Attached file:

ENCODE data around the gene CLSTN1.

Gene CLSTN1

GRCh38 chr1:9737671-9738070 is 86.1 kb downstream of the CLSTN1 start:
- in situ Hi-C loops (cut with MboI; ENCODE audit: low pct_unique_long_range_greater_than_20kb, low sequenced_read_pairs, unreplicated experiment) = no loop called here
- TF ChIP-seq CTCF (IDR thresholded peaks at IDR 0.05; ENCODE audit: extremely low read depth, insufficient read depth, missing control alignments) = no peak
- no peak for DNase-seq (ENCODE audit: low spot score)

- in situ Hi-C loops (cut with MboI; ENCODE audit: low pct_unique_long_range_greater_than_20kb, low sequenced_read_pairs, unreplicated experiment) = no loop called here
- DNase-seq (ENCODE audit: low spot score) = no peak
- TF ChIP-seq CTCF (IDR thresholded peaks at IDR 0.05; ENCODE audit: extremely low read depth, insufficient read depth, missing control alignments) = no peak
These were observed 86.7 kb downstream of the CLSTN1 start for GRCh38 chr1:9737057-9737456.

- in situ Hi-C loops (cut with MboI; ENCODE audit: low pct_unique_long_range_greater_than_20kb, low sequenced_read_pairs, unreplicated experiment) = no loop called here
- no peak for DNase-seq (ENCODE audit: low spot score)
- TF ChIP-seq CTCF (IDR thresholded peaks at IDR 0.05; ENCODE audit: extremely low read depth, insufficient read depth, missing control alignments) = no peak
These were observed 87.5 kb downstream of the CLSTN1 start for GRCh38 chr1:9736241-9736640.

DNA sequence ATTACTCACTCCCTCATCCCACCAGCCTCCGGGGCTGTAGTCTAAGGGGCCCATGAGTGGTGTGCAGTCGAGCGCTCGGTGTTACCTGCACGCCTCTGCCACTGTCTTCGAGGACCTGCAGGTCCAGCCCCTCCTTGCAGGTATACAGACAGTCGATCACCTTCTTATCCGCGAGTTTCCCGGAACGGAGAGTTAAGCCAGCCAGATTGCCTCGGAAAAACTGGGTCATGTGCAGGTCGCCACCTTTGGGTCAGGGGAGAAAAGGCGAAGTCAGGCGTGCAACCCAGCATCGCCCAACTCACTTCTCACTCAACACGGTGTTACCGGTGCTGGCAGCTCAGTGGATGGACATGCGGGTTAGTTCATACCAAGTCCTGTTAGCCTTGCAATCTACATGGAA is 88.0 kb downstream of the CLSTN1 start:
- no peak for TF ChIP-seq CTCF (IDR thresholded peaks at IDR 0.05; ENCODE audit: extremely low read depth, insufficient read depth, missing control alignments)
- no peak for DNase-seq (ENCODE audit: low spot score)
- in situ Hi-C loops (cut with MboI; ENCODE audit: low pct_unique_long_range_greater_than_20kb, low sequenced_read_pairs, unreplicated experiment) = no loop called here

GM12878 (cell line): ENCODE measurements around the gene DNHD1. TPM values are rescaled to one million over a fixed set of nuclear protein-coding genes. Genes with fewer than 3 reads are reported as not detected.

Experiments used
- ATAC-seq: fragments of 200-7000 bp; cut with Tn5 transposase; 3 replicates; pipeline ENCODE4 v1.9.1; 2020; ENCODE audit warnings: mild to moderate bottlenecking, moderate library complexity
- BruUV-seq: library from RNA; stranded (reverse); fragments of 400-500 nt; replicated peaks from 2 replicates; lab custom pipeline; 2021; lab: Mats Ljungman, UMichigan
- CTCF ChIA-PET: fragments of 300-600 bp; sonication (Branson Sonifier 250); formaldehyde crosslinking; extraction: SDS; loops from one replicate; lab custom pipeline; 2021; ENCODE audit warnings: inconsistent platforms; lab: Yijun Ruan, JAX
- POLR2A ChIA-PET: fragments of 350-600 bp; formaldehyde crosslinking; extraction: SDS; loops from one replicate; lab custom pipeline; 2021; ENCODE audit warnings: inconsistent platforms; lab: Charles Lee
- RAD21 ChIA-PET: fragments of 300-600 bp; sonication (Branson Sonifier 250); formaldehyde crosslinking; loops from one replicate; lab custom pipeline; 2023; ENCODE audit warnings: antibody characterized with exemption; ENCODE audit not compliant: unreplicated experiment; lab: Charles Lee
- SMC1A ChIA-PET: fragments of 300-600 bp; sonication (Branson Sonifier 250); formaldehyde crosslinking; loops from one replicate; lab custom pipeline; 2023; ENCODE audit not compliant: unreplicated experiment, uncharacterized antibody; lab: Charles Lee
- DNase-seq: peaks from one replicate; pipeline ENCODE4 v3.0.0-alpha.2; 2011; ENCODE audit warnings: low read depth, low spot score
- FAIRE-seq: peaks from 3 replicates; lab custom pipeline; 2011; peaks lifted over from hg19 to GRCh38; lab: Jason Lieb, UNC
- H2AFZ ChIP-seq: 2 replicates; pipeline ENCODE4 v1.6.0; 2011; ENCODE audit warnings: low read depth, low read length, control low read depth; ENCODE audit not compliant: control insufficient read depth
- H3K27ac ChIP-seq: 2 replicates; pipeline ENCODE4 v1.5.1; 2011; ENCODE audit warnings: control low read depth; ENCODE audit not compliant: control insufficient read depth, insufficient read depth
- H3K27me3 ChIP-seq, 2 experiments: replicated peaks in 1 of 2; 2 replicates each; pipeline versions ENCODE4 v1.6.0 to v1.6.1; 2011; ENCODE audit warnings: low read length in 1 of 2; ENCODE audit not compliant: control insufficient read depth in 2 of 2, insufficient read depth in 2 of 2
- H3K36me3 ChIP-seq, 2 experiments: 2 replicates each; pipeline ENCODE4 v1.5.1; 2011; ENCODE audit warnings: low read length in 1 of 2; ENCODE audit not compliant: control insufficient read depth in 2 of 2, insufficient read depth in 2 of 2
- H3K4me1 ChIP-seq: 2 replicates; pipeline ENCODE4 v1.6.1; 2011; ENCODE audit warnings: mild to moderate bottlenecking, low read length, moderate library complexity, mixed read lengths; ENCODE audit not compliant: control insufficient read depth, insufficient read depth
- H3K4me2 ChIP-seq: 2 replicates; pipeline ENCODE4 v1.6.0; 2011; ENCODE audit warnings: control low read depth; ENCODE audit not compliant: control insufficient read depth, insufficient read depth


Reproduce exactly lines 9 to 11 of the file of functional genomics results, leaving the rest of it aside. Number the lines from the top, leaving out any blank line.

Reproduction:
- TF ChIP-seq CTCF (IDR thresholded peaks at IDR 0.05; ENCODE audit: extremely low read depth, insufficient read depth, missing control alignments) = no peak
These were observed 86.7 kb downstream of the CLSTN1 start for GRCh38 chr1:9737057-9737456.

- in situ Hi-C loops (cut with MboI; ENCODE audit: low pct_unique_long_range_greater_than_20kb, low sequenced_read_pairs, unreplicated experiment) = no loop called here